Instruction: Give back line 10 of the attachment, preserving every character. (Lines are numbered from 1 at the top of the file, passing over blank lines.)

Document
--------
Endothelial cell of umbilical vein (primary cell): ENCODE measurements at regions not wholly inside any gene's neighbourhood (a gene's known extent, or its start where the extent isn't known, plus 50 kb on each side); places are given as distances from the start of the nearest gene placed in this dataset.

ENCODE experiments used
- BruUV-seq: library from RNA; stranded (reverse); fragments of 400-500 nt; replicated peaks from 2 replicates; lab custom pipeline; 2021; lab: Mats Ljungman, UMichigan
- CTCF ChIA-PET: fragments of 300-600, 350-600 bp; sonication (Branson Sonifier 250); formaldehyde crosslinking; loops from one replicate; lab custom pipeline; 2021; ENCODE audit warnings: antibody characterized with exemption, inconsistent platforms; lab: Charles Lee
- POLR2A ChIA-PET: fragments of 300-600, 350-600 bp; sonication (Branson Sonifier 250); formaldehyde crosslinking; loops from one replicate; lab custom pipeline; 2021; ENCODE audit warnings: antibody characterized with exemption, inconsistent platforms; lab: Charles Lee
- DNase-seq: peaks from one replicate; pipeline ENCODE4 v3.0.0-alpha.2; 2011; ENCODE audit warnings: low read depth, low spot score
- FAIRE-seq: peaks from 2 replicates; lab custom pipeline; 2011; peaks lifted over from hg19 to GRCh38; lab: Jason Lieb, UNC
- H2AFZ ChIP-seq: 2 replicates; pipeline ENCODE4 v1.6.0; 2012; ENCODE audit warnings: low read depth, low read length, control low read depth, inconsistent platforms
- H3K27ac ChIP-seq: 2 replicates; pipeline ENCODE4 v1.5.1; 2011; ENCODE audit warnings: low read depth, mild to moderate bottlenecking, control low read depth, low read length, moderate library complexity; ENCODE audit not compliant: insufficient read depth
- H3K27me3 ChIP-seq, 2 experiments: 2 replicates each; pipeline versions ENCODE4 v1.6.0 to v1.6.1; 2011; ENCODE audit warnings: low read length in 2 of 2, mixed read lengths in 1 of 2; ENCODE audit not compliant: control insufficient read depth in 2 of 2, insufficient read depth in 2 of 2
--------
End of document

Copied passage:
- H3K27me3 ChIP-seq, 2 experiments: 2 replicates each; pipeline versions ENCODE4 v1.6.0 to v1.6.1; 2011; ENCODE audit warnings: low read length in 2 of 2, mixed read lengths in 1 of 2; ENCODE audit not compliant: control insufficient read depth in 2 of 2, insufficient read depth in 2 of 2